Ethiopia Is Back on Top As Selemon Barega Is Golden in 2020 Olympic 10K Final
American Grant Fisher 5th
July 30, 2021
TOKYO — After a 10-year drought, Ethiopia is back on top of the 10,000-meter world.
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For almost two decades, Ethiopia dominated the 25-lap event; from 1993 to 2011, the country won 13 of the 14 gold medals on offer in the men’s 10,000 meters, thanks largely to the heroics of Haile Gebrselassie and Kenenisa Bekele. But in the six global championships since then, Ethiopia could not win a single gold, with Mo Farah’s emergence dovetailing with Gebrselassie’s retirement and Bekele’s move to the marathon. Ethiopia needed a new hero to emerge.
Enter Selemon Barega. Tonight, the 21-year-old joined Gebrselassie, Bekele, and Miruts Yifter in the club of Ethiopian legends to have won the Olympic 10,000-meter title, outsprinting world record holder Joshua Cheptegei and World Half Marathon champion Jacob Kiplimo of Uganda to win in 27:43.22. Brutal humidity meant that the winning time was the slowest in an Olympic final since 1992, but Barega’s close was sublime as he ripped the last kilometer in 2:24.9 and last lap in 53.94 (the last 1600 leader to leader was 4:01.46). A fast-closing Cheptegei passed Kiplimo in the final straight for silver but ran out of room to catch Barega before the finish line.
Another beneficiary of the slow pace was American Grant Fisher, who ran the race of his life to take fifth in 27:46.39.
Behind them, a number of athletes struggled in the heat, including Australia’s Patrick Tiernan, who collapsed in the home straight but got up and finished 19th in 28:35.06. Americans Woody Kincaid and Joe Klecker also spoke of the difficulty of running in such conditions and wound up 15th and 16th, respectively.
It was a strange affair for the first four miles of the race, as the third member of the Ugandan team, Stephen Kissa, led for the first 6k. Kissa went out hard, running the first lap in 62 seconds and opened up a gap on the field. Kissa then slowed, going through the first 1600 in 4:27, but had a 10-second lead on the rest of the field, as no one was interested in following him in the extremely humid conditions (81 degrees at start of 10,000m with 81% humidity, dew point of 73).
Barega and reigning World 10,000 bronze medallist Rhonex Kipruto of Kenya broke away from the chase pack after 2k to reel in Kissa. They did so by 3200 meters, which Kissa passed in 8:57, but Kissa surged to gap them again.
Barega was no longer interested in Kissa’s game and was content to drop back into the main pack and then surprisingly let most of the pack get ahead of him as the pace was still slow. He dropped back to 14th place by 4k and 21st place by 5k. Kipruto and teammate Weldon Langat continued to lead the chase pack and kept Kissa in their sights.
Kissa hit the halfway mark in 14:08.6, as the heat and humidity had made this a tactical affair, giving nearly everyone in the field a chance, including the three Americans.
Kipruto finally wrested the lead from Kissa after four miles, and Kissa dropped out of the race nearly immediately after. Kipruto did not accelerate much, as the pace for the fifth mile of the race remained around 67 seconds per lap.
With 3200 to go, American Joe Klecker was dropped, but the field remained large. 18 men were in contention with six laps to run, and Barega had moved back up from the back to seventh place. Cheptegei took the lead with less than five laps to run and led the field through 8400 meters in 23:41, setting the stage for a quick final 1600 (4:01.46). By this point, American Woody Kincaid had fallen off the pace.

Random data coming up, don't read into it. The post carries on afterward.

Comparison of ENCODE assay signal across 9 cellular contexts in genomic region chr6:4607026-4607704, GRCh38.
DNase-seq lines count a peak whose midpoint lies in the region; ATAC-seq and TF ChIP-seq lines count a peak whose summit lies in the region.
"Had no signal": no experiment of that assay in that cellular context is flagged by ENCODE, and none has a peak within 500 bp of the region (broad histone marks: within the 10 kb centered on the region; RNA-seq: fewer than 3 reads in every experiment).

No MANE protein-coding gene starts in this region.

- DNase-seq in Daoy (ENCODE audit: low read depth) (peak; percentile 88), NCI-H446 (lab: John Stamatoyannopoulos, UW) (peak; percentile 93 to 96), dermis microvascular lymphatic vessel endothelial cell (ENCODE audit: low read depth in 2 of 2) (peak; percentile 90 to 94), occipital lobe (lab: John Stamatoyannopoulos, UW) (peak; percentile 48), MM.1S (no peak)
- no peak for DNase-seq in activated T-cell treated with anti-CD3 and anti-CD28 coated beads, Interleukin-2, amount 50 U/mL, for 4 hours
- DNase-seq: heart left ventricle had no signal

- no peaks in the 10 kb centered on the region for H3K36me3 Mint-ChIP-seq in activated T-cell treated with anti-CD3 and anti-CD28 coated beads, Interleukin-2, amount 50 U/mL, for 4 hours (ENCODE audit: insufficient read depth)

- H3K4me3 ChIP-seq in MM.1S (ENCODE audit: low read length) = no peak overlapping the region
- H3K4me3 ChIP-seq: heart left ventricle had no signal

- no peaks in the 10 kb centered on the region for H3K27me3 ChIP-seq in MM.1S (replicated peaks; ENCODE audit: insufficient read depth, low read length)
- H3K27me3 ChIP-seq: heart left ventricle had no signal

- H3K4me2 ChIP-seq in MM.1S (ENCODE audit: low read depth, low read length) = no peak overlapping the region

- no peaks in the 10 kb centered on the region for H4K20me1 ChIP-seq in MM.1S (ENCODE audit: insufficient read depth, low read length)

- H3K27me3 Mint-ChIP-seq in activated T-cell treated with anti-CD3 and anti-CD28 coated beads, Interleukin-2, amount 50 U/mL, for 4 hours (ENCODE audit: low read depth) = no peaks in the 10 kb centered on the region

Cheptegei and Rodgers Kwemoi of Kenya picked it up in the front, running 64.04 on the fourth-to-last lap and 63.01 for the third-to-last circuit, but the pack was still massive for an Olympic final, with 12 men in contention.
Canadian Moh Ahmed took the lead with 650 meters to run and ripped a 60.47 penultimate lap, and eight men were in contention for three medals at the bell: all three Ethiopians (Barega, Yomif Kejelcha, Berihu Aregawi), the two remaining Ugandans, Ahmed, Kwemoi, and Fisher.
Barega took the lead just before the bell with his teammates close behind. Kejelcha and Kwemoi started to fade as the group hit 300 to go, and Barega unleashed further with 250 to go. Aregawi tried to hang on and Cheptegei and Kiplimo passed Ahmed before the 200-meter mark, but they spotted Barega too much space.
Kiplimo passed Aregawi with 150 to run and Cheptegei held on to Kiplimo, but neither could bridge the gap to Barega. Cheptegei blew by Kiplimo with 75 meters to grab the silver, while Fisher passed Bowerman Track Club teammate Ahmed in the home straight to move into fifth. Aregawi held on for fourth.
Barega closed in 53.94 to take the victory, timing his kick perfectly and validating his decision to run the 100,00 this year after his silver in the 5,000 at Worlds in 2019.
Results (Analysis below results)
|2||UGA||Joshua CHEPTEGEI||27:43.63 SB|
|6||CAN||Mohammed AHMED||27:47.76 SB|
|10||FRA||Morhad AMDOUNI||27:53.58 NR|
|11||ITA||Yemaneberhan CRIPPA||27:54.05 SB|
|17||JPN||Akira AIZAWA||28:18.37 SB|
|19||AUS||Patrick TIERNAN||28:35.06 SB|
|20||KEN||Weldon Kipkurui LANGAT||28:41.42|
|21||SUI||Julien WANDERS||28:55.29 SB|
Quick Take: Add Selemon Barega’s name to the list of Ethiopian Olympic champions
The last time Tokyo hosted the Olympics, 57 years ago, Abebe Bikila set a world record of 2:12:11 to win the marathon by over four minutes. Bikila is the father of Ethiopian athletics, the man all Ethiopian runners look up to, so for Barega to reclaim the Olympic title for Ethiopia (they won the event every year from 1996-2008 until Mo Farah showed up) and to do it in the same city as Bikila was very special for him.
“I feel really proud,” Barega said.
Barega knew coming in that a slower race would favor him as the Ugandans Cheptegei and Kiplimo are known for their strength — something Barega learned first-hand and World XC in 2019 when Cheptegei and Kiplimo went 1-2 and Barega finished a well-beaten 5th, over 30 seconds back. As a result, he knew that his best strategy to win tonight was to hope the race came down to a kick — and that’s exactly what happened, as eight guys were still together at the bell.